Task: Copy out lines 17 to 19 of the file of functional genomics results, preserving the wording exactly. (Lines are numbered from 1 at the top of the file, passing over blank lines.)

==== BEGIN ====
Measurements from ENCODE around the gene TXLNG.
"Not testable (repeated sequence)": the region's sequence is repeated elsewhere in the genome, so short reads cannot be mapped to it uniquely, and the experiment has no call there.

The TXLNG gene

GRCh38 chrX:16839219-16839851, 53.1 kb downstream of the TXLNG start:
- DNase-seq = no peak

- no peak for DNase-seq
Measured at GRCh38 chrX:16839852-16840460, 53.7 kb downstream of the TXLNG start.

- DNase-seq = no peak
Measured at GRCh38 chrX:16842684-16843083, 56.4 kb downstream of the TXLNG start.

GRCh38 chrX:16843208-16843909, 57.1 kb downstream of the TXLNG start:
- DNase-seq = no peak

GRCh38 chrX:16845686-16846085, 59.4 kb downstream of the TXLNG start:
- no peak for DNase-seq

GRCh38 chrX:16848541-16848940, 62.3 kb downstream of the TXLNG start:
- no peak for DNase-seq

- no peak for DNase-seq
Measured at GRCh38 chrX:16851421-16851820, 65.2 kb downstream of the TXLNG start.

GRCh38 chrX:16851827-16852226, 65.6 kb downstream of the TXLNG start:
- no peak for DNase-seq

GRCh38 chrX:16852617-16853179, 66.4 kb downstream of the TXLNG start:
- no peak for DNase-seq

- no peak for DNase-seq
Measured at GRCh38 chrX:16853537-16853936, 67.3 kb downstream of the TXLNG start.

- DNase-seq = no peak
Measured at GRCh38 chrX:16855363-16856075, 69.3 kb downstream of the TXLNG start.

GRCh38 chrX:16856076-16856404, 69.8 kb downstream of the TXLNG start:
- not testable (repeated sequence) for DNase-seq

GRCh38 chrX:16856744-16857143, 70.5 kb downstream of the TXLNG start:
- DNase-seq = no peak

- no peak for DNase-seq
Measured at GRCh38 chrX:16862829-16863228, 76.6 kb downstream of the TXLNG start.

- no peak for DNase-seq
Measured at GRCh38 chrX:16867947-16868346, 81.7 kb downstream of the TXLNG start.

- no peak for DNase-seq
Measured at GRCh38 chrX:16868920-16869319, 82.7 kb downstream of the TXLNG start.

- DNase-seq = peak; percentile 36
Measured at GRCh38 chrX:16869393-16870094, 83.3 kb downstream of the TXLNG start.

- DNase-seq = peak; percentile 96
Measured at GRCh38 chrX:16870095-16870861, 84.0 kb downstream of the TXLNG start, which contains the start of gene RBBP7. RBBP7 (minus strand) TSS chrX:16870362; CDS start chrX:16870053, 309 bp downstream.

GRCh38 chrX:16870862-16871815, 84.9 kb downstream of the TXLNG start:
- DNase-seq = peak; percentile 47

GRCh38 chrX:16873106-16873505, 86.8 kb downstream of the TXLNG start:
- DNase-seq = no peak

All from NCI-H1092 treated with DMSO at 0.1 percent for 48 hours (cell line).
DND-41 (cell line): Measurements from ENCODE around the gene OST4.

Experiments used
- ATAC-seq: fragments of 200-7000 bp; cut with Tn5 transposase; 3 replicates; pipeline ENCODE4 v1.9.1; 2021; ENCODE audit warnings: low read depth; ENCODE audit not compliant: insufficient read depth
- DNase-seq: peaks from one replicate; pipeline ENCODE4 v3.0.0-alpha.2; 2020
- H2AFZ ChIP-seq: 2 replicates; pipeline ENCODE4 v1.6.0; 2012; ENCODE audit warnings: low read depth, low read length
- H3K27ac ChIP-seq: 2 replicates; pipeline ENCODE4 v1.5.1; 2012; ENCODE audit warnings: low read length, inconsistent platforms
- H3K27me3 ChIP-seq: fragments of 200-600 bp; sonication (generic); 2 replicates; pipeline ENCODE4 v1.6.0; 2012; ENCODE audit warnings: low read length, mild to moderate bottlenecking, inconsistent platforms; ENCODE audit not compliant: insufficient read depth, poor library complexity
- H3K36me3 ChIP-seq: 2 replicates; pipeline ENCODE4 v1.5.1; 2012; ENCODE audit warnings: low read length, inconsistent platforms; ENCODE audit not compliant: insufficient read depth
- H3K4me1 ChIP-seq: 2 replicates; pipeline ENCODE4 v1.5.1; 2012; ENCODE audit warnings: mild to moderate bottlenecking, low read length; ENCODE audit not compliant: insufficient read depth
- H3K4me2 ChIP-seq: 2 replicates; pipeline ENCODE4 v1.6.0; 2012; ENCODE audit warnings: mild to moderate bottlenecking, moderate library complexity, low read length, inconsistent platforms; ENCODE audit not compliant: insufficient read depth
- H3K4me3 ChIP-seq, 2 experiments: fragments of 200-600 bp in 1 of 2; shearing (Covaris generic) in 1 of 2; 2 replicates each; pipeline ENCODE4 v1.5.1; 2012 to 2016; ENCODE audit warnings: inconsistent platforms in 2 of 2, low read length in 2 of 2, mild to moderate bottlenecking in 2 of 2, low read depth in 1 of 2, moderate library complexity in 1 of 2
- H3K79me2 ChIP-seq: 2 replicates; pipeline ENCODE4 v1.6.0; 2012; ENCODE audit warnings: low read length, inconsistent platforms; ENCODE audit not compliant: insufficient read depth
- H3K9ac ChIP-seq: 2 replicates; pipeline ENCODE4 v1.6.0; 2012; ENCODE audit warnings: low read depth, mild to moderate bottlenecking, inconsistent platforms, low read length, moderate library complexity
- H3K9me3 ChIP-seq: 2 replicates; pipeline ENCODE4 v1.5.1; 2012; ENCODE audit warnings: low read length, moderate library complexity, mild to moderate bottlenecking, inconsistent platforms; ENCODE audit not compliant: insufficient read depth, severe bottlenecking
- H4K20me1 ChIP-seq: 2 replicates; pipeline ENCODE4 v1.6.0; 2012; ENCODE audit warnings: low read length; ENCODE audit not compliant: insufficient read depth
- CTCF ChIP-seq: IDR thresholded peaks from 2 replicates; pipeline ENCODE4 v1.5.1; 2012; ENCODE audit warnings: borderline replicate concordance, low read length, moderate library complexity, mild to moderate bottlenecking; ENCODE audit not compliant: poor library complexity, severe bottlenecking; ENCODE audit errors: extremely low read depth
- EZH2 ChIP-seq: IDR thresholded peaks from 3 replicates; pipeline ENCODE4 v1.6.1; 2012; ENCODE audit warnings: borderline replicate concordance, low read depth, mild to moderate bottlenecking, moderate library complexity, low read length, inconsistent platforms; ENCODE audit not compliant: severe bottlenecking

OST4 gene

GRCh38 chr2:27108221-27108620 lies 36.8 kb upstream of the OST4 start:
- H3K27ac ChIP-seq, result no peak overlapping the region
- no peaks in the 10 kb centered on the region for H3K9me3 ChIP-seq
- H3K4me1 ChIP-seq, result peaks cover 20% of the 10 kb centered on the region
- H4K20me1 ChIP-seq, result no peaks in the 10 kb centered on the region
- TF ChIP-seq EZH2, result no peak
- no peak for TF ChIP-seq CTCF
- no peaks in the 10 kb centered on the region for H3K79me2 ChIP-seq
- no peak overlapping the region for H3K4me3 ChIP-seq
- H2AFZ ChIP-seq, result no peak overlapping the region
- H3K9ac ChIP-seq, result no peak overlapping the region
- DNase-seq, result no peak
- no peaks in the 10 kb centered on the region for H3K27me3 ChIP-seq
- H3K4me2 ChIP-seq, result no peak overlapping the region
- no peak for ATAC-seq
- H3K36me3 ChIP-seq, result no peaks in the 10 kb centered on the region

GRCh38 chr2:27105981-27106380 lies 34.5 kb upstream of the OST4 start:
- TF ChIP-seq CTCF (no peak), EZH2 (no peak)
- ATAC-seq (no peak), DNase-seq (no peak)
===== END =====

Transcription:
Measured at GRCh38 chrX:16851421-16851820, 65.2 kb downstream of the TXLNG start.

GRCh38 chrX:16851827-16852226, 65.6 kb downstream of the TXLNG start:
- no peak for DNase-seq